cover image J. Eden

J. Eden

Kit Reed. University Press of New England, $24.95 (315pp) ISBN 978-0-87451-746-0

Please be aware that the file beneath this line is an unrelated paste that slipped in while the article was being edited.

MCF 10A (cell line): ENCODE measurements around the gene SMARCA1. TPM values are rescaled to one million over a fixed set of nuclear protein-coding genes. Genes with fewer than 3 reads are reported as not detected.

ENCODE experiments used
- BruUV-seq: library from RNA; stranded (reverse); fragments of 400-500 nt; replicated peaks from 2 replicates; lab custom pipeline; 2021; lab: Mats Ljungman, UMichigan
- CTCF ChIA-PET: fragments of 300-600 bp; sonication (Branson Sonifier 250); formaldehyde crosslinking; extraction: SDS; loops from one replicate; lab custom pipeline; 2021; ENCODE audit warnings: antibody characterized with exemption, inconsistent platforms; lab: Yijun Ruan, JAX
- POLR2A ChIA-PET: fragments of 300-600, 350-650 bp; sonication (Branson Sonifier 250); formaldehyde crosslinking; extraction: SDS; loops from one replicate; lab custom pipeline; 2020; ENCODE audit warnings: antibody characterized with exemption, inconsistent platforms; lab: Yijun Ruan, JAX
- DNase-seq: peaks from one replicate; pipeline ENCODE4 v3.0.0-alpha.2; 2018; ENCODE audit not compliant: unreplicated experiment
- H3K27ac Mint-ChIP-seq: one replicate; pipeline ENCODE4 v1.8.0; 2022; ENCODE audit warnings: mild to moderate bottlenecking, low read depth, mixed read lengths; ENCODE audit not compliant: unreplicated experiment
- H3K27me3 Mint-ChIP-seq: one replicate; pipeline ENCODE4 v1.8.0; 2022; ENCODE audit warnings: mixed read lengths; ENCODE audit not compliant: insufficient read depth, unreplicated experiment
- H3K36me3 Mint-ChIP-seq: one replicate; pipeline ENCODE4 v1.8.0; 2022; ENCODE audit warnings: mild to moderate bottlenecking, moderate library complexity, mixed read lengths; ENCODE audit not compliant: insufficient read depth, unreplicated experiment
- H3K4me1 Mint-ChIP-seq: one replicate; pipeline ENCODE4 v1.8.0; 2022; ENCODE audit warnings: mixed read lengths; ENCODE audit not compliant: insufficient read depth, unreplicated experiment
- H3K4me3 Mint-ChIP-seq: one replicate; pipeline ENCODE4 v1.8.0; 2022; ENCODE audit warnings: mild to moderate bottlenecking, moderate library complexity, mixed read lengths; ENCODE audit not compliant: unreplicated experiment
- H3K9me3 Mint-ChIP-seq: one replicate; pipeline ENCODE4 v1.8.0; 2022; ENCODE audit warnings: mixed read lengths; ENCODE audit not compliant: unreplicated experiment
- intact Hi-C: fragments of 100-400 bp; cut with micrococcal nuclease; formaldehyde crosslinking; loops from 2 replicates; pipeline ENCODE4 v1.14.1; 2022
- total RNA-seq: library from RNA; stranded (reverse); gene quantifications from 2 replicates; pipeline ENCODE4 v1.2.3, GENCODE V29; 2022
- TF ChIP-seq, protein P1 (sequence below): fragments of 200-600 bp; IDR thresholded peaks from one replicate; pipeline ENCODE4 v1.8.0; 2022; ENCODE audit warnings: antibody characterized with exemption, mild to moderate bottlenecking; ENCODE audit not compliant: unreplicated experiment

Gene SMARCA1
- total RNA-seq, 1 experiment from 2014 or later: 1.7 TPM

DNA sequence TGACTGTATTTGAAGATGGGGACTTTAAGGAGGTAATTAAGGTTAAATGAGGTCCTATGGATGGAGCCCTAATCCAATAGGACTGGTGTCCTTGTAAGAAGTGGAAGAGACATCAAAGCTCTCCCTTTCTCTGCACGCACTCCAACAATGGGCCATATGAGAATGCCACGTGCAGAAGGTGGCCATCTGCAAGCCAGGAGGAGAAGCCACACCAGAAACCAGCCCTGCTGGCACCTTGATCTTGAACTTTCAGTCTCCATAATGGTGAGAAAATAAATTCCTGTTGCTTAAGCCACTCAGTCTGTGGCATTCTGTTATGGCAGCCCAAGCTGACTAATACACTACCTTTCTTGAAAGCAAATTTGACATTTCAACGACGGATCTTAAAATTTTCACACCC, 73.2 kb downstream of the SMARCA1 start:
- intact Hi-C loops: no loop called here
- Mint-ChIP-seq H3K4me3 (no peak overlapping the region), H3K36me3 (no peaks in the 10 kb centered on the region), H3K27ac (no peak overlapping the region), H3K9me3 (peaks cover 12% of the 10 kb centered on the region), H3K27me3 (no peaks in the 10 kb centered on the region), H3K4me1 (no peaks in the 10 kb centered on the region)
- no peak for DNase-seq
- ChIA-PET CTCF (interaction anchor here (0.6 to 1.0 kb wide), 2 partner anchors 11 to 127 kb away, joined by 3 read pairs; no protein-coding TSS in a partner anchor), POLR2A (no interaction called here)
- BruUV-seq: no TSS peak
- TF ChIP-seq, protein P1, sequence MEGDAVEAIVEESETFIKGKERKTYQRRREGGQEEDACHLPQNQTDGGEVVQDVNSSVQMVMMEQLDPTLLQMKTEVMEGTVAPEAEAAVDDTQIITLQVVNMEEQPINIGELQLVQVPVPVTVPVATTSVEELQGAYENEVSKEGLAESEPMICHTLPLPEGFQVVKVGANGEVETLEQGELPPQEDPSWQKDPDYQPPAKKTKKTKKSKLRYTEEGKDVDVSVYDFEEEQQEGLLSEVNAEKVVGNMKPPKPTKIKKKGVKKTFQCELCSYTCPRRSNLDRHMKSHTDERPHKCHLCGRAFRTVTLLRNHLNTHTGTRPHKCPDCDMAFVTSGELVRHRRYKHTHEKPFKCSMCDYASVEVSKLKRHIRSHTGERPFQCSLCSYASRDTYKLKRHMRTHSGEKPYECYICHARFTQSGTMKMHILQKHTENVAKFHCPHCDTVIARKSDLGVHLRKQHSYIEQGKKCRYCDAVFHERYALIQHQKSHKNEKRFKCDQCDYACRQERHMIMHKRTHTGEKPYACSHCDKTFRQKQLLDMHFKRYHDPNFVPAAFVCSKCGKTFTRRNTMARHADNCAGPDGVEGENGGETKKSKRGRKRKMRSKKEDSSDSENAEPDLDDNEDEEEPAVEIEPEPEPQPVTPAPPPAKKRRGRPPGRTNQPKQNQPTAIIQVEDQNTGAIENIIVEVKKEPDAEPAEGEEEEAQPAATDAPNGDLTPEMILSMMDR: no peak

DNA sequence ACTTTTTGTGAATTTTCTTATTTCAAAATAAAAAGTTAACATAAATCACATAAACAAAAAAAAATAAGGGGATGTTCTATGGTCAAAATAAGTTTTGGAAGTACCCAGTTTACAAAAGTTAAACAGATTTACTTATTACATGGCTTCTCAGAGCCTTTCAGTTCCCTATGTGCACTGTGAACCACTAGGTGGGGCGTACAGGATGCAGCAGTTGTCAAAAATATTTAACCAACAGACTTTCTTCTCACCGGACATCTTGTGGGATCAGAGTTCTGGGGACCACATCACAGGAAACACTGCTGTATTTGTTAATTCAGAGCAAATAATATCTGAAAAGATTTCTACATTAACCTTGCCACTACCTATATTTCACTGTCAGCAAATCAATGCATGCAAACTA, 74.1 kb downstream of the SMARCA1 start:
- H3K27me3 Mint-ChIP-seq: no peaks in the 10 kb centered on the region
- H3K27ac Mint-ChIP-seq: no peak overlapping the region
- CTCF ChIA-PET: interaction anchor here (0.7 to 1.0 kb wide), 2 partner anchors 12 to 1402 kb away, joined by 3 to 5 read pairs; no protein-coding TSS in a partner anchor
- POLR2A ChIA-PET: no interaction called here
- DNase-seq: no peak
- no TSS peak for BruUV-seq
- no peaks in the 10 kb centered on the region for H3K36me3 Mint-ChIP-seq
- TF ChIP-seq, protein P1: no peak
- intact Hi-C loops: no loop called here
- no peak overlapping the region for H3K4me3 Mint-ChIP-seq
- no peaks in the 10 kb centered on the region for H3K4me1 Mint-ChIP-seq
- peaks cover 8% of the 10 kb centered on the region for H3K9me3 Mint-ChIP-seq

Four New York families share a milestone summer in a New England country farmhouse in Reed's (Catholic Girls) cleverly assembled and often insightful, if somewhat too leisurely, new novel. Tired of the big city's distracting pace and unnerved by the doubts of midlife, the four couples gather their kids and retreat to the farm where they hope to slow down enough to remember why they are there. Reed's ambitious strategy of telling the story through 11 of the novel's 14 central characters gives the narrative a psychological edge, and the dialogue is crisp and nicely inflected. But some readers may find that the bulk of the novel meanders too slowly through predictable lives. The archetypes are familiar: Chad, a successful writer smugly unimpressed with the world; his wife, Leslie, glamorous, talented, staving off boredom by aping her husband's infidelity; Calvin, a charming, moderately successful but unfulfilled businessman envious of Chad and pretending to write a novel; his wife, Jane, tired of being plain. Then there's Roseann, reclaiming her youth through an affair with a younger man; Stig, Roseann's solicitous cuckold; Polly, a ditzy blond trying to renew herself through pottery; her husband, Zack, an overeager young professor perennially writing a screenplay. The kids are recognizable as well: the attention-starved troublemaker; the shy, effeminate talent; the searching, pubescent girl. Two characters manage to crack the shell of their stereotypes: the respective plights of Chad and his son, Lucky, entwine poignantly in the calamitous denouement, drawing the novel to an affecting close. (Mar.)